In an effort to prompt changes in federal law regarding cannabis, Dr. Sanjay Gupta wrote an open letter to U.S. Attorney General Jeff Sessions telling him that cannabis saves lives and advising him that there was no time to lose in making cannabis available to those that need it, according to CNN.
The strongly worded letter was published Tuesday and provides the findings of Gupta's global research on medical marijuana to the attorney general. The letter requests that Sessions change his mind regarding the drug, as Gupta did himself, and provides Sessions with the evidence that marijuana can help to save lives.
The country is currently suffering from an opioid epidemic, with 45,000 people dead from an opioid overdose last year and 115 people dying daily. Dr. Gupta cites a medical marijuana study conducted by the National Institute on Drug Abuse that found there was more than a 20 percent decrease in opioid fatalities in states with a legal and regulated medical marijuana program, a fact that researchers were surprised to learn.
Medical Marijuana Could Save 10,000 Lives Every Year
Dr. Gupta writes that the data indicates medical marijuana could save more than 10,000 lives every year. Gupta goes on to advise the attorney general that there are three ways medical marijuana can save people and help to end the opioid epidemic.
First, he says that marijuana is an effective pain reliever, which decreases the need for prescription opioid painkillers. He also says that marijuana treats pain in a way that traditional painkillers can't because marijuana reduces inflammation quickly.
Second, marijuana can significantly decrease opioid withdrawal symptoms, which can help opioid addicts to detox. Third, compounds from marijuana can actually heal the diseased brain tissue caused by opioid drugs.
Dr. Gupta says that the plant's compounds can help to break the cycle of addiction and that there is no other substance known to man that can accomplish all that marijuana can, adding that if scientists had to create a medicine to end the opioid crises, it would look like marijuana.
The Proof's in the Puddin'
Gupta says that the facts are the facts, and he has seen marijuana help people stop taking opioids by replacing them with marijuana with his own eyes over his 5-year-long journey studying medical marijuana.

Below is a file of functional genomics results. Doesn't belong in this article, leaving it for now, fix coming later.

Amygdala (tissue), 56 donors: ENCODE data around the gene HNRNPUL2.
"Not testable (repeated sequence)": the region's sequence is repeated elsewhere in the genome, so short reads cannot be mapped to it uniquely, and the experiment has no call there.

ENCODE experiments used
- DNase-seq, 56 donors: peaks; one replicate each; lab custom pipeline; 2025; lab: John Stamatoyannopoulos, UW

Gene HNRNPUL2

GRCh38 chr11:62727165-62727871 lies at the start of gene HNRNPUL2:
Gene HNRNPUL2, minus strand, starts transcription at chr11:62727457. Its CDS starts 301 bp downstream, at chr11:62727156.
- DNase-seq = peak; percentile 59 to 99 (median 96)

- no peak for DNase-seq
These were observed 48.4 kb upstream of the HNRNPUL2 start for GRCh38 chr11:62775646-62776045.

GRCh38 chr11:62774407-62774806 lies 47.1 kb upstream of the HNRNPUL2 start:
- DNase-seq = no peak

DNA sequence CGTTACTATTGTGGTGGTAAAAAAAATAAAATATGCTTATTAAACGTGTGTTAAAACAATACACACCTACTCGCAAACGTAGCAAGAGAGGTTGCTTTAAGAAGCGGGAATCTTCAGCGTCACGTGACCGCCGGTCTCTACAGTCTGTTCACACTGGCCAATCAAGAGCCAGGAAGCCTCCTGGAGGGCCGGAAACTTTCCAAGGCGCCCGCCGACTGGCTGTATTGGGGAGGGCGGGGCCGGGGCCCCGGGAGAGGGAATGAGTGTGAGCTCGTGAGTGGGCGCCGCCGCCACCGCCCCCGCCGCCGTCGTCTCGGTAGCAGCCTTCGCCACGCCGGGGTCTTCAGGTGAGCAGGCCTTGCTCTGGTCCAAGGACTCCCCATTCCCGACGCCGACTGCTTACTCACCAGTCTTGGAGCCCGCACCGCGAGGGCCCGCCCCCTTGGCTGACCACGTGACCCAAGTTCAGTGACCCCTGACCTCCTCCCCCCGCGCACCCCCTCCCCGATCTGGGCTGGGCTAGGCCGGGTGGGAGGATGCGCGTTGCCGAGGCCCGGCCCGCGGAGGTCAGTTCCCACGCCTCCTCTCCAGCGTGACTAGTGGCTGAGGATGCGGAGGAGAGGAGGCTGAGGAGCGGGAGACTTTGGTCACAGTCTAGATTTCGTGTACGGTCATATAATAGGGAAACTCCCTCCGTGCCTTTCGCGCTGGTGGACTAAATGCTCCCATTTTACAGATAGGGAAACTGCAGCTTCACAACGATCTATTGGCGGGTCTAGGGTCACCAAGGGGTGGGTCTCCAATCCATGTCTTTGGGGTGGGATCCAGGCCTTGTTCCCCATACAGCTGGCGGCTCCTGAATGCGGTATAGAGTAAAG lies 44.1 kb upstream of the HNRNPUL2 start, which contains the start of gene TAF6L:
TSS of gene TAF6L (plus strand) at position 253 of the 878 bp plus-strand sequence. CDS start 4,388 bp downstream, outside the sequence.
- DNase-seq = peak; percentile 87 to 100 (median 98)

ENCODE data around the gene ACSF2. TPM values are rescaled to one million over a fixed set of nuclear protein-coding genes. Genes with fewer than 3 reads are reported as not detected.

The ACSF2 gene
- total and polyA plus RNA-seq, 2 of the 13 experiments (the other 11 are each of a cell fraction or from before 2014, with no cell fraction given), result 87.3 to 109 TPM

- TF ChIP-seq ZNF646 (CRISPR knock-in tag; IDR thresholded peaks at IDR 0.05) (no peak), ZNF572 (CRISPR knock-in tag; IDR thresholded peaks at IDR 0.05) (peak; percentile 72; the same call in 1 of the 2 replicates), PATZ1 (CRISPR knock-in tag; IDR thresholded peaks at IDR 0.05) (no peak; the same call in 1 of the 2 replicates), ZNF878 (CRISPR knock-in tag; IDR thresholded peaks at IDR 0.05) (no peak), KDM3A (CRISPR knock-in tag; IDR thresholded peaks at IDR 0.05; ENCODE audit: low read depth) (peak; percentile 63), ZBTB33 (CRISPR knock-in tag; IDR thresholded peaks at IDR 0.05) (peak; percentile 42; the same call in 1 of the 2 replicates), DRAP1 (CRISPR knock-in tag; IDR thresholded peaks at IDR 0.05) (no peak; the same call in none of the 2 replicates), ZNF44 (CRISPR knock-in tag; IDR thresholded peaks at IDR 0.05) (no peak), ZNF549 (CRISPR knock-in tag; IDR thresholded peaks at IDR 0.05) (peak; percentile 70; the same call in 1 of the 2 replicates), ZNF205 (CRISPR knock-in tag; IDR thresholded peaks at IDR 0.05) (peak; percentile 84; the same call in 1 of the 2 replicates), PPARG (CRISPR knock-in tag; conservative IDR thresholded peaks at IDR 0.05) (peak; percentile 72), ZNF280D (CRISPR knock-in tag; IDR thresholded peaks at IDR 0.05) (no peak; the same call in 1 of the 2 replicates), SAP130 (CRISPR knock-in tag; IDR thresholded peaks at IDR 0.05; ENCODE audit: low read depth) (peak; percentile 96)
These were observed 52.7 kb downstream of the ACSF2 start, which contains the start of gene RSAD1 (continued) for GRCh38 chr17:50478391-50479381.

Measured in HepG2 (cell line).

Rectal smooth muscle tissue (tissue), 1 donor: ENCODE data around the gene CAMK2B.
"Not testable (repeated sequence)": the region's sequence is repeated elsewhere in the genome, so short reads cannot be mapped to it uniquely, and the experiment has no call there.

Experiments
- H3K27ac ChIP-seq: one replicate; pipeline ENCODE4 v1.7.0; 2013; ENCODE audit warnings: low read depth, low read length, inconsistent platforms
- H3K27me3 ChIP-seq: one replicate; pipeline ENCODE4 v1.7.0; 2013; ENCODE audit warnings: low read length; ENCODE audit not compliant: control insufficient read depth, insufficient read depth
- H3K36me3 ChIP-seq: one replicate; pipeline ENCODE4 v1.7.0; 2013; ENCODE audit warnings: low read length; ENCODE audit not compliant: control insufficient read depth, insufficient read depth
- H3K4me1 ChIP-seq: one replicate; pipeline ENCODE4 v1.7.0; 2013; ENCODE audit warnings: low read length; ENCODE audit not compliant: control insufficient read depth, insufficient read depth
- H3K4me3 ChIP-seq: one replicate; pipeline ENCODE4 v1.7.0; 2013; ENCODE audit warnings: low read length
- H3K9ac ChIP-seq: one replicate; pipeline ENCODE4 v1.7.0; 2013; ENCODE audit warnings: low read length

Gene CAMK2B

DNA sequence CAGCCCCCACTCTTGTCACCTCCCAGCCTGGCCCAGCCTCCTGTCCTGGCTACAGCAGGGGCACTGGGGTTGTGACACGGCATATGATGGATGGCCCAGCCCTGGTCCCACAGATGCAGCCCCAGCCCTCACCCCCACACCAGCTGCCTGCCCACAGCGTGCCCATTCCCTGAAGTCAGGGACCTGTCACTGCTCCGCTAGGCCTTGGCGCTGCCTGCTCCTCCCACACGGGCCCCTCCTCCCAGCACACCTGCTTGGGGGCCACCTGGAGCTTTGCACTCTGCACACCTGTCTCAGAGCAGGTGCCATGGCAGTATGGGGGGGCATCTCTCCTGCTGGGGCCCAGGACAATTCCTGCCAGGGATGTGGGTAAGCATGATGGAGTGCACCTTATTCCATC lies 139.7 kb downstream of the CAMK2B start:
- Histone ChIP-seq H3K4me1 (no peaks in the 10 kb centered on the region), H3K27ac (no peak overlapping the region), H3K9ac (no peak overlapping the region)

The doctor describes meeting patients like Doug Campbell, who had been to drug rehab more than 30 times before trying medical marijuana. He continually failed to stay off opioids until he started using marijuana, which significantly decreased his cravings for opioids and now keeps him from relapsing.
Dr. Gupta writes that opioids significantly damage the brain's glutamatergic system and negatively affect judgment, decision-making, learning, and memory. That area of the brain is damaged by opioid use, which is why addicts can't abstain from drugs and eventually relapse. Dr. Gupta also cites the mountain of evidence proving that medical marijuana can treat epilepsy, cancer, multiple sclerosis, and a multitude of other illnesses and diseases.
The public attitude about marijuana is quickly changing. Physicians and politicians alike who were formerly opposed to marijuana are hopping on the Mary Jane train.
Former U.S. Speaker of the House John Boehner said that 94 percent of Americans support at least some form of medical marijuana in a recent press release revealing that he has joined the board of a marijuana company. A poll conducted by the Pew Research Center found that more than 61 percent of Americans think that marijuana should be legalized.
CNN will air a documentary with their Chief Medical Correspondent Dr. Sanjay Gupta on April 29 at 8 pm Eastern time called Weed 4: Pot vs. Pills.